The Prime Minister’s manner was playful, as if no one need take too seriously what happened to him last night.
Posts Tagged: Harold Macmillan
Emily Carver: Kate Bingham is right – the machinery of government is in trouble. It’s time Johnson proved he has a vision.
Unfortunately, ever-increasing public spending and green policies inspire little confidence in the Prime Minister.
Adrian Lee: Sixty five years on, how the Suez Crisis affected the direction of British Conservative policy
The consequences for the international order have been debated for decades, but, in contrast, little attention has been paid to this area.
I have spoken many times about my childhood experiences of inadequate housing, sofa surfing and years spent on council house waiting lists.
Keynesian Macmillan got through four Chancellors in six years. We hope that Boosterist Johnson, who’s already lost one, doesn’t see this as a precedent.
Adrian Lee: Delays, filth,Traveller’s Fare, Savile, Gary Glitter – and a failed service. Beware of Ministers re-inventing British Rail.
Privatisation was the wave of the future during the 1990s. Great British Railways risks turning its back on progress.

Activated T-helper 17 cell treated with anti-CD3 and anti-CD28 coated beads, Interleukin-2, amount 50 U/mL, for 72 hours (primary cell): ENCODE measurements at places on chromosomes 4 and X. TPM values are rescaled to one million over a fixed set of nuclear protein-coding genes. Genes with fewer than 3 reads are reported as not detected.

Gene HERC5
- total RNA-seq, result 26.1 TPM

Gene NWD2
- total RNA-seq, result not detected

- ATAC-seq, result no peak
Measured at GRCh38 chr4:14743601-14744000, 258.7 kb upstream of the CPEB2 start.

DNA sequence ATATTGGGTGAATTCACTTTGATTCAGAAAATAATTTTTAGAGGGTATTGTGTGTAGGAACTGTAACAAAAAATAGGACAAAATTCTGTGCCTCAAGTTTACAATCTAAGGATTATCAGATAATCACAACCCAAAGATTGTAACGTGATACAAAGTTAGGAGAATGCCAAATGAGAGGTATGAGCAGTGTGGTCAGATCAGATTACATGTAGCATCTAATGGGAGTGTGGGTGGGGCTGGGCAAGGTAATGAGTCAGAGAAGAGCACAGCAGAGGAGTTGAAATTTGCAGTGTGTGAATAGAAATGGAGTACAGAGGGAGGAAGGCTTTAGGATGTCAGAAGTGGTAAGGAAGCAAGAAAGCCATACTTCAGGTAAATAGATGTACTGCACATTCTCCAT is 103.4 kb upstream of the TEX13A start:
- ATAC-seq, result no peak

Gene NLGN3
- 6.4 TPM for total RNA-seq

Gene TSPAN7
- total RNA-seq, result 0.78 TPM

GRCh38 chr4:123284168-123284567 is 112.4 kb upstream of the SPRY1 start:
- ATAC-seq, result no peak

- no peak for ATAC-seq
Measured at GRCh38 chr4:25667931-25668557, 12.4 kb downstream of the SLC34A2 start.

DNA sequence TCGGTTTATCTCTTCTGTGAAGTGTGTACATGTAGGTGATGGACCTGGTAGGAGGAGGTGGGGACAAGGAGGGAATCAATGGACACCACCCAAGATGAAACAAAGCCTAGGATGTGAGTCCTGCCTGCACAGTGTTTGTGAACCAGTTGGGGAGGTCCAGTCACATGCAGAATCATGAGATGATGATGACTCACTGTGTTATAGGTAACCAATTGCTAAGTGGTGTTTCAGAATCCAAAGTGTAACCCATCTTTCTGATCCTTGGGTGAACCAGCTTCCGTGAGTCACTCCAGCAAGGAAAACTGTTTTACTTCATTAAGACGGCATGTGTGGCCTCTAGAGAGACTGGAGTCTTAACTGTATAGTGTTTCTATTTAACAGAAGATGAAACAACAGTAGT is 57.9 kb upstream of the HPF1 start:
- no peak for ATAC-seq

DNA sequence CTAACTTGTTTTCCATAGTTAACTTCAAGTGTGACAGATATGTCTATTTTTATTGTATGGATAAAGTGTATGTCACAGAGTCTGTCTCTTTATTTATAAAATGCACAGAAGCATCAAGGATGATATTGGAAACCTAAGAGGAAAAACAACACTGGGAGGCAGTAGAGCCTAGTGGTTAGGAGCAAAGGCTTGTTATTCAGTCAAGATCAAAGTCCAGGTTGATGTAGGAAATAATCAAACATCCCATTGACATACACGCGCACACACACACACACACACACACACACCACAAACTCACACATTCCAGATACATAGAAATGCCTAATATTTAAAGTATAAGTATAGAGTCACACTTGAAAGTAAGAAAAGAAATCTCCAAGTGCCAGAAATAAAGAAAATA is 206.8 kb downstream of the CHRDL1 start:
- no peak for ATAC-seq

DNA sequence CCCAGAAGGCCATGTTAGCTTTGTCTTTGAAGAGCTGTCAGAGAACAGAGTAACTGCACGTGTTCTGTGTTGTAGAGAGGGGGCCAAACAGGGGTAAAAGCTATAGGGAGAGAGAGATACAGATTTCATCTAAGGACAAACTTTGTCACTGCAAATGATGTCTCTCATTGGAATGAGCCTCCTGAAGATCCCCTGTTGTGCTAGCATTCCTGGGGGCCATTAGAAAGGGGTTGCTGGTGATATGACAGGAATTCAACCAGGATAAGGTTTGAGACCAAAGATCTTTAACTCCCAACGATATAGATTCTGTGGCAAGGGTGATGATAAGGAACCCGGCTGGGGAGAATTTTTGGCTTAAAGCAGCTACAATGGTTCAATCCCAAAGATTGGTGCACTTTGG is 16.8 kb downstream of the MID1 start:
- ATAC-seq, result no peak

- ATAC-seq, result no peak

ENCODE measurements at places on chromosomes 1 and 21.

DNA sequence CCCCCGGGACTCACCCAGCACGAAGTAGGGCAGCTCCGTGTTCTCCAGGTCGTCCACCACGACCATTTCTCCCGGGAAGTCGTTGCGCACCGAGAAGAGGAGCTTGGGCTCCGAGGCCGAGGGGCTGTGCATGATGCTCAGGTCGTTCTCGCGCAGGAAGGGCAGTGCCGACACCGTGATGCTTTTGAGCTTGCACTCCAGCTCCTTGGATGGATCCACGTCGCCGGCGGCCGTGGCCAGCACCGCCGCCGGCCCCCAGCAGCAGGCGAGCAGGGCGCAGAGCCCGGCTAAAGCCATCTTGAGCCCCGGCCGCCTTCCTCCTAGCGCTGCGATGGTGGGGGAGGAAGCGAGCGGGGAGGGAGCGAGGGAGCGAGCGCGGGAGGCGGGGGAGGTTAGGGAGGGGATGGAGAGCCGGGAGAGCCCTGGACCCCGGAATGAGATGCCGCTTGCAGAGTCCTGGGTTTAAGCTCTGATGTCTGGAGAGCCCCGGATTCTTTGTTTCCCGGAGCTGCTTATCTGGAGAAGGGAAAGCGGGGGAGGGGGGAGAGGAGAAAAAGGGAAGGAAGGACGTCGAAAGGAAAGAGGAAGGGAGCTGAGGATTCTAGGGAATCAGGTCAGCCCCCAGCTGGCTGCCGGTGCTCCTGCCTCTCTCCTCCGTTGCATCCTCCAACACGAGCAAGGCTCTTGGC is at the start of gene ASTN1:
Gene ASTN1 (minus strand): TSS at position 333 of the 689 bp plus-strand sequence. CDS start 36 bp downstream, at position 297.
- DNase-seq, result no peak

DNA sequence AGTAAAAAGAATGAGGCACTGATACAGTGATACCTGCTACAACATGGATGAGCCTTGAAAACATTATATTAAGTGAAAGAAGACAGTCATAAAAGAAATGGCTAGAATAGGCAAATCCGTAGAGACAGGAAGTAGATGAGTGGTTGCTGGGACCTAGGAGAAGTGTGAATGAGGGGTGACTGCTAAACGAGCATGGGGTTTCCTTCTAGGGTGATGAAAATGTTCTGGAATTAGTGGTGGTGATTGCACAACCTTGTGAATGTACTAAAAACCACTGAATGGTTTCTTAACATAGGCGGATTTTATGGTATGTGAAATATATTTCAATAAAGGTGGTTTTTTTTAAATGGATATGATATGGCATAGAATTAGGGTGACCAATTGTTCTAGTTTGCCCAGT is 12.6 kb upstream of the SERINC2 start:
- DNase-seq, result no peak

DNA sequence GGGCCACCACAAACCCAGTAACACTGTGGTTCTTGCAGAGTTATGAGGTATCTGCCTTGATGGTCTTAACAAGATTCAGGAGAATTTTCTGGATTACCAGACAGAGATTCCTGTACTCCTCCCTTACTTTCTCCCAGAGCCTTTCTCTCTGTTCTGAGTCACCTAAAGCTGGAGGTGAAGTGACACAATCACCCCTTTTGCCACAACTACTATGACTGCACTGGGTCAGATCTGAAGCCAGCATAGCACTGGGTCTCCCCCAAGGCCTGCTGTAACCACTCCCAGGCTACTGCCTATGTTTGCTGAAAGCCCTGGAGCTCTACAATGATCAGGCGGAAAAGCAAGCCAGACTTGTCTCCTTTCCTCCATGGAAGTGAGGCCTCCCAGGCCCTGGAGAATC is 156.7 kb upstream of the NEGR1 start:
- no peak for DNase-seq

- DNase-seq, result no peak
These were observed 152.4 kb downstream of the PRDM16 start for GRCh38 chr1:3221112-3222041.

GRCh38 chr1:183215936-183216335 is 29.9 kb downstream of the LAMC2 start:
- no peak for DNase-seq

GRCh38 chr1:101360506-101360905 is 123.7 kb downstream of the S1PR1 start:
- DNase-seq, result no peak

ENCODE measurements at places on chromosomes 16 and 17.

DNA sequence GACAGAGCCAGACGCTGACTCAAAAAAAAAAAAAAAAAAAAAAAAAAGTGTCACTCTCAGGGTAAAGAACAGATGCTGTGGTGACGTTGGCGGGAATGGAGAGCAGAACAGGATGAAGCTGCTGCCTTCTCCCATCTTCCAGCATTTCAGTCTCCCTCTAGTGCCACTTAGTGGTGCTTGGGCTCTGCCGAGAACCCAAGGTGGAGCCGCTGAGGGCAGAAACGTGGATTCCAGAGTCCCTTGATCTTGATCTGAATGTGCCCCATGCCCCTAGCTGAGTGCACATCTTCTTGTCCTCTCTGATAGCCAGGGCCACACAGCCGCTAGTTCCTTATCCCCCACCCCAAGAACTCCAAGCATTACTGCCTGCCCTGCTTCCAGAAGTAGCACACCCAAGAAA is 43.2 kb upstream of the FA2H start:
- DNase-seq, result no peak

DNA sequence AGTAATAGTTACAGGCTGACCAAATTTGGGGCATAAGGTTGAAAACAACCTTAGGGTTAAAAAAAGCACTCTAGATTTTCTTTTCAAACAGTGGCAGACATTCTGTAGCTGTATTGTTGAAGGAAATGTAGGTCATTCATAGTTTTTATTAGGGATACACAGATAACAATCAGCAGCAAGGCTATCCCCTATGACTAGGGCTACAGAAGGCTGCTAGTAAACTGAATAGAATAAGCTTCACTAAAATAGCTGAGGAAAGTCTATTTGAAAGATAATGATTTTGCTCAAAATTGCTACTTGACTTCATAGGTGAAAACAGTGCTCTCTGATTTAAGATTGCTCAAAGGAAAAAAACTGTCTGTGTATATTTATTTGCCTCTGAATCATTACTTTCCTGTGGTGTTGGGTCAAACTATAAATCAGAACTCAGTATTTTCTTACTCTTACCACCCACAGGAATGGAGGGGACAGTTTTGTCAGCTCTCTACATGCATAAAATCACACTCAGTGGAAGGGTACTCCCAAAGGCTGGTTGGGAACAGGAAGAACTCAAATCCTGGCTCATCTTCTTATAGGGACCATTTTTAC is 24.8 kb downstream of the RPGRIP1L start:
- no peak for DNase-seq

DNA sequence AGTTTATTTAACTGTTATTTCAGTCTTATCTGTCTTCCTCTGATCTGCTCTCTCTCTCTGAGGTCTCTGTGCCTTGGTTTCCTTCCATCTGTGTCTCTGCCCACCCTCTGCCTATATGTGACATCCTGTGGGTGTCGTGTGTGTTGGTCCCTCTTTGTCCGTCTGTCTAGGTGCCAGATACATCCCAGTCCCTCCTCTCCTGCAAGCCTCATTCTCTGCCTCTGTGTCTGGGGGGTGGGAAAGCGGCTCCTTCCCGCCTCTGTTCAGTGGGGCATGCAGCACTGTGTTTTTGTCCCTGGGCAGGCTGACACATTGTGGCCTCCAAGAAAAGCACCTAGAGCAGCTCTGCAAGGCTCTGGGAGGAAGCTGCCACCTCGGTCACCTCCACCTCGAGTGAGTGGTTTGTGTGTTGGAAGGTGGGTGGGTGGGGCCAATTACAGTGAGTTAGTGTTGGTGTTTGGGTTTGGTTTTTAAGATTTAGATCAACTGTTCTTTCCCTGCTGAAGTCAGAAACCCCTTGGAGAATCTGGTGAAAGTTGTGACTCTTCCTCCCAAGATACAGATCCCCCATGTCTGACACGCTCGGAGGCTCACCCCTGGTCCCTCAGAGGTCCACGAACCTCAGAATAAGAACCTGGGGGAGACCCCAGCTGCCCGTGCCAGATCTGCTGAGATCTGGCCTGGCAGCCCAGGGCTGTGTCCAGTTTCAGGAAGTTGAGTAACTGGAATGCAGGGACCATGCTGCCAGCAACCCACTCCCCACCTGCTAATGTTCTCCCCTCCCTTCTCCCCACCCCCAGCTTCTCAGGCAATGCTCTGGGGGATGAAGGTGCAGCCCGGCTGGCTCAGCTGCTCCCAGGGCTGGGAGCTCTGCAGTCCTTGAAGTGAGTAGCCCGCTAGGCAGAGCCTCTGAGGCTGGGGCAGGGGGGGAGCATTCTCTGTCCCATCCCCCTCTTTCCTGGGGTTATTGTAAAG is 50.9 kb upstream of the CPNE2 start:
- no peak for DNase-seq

Robert Halfon: The Conservatives were the party of affordable and social housing – and must be again
This government should not be afraid to fix the rules that are currently breaking our country’s housing market.
The Transport Secretary has set up a reform committee which is getting ready to use the pandemic to rout the Luddites in the rail unions.
The London Borough of Bromley, which I am proud to represent, is a case in point – because cases remain relatively low.
Iain Dale: Covid-19. There is no good reason why the arts sector should get a billion pound bailout while coach operators do not
Plus: If Johnson goes soon, it will be of his volition. And: these presidential debates are a train crash for America.
Starmer’s absence permitted the Prime Minister to relax, and to strike a kinder, gentler tone.
Johnson benefits from the scorn of critics such as Parris, for it suggests the Prime Minister is still an outsider
I have decided to write a second volume of my life of Johnson, who has always been an affront to serious-minded people’s idea of politics.
David Lidington: My friend David Gauke is wrong. Liberal Tories should still feel at home in the Conservative Party.
Our electoral success has rested in large measure on an ability and willingness to adapt to the realities of social and economic change.
We give you divorce reform, abortion law in Northern Ireland, citizenship rights for three million Hong Kongers, and the rainbow flag.
After the Labour leader sacked Rebecca Long-Bailey, others expect Johnson to be tougher on his adviser and Minister.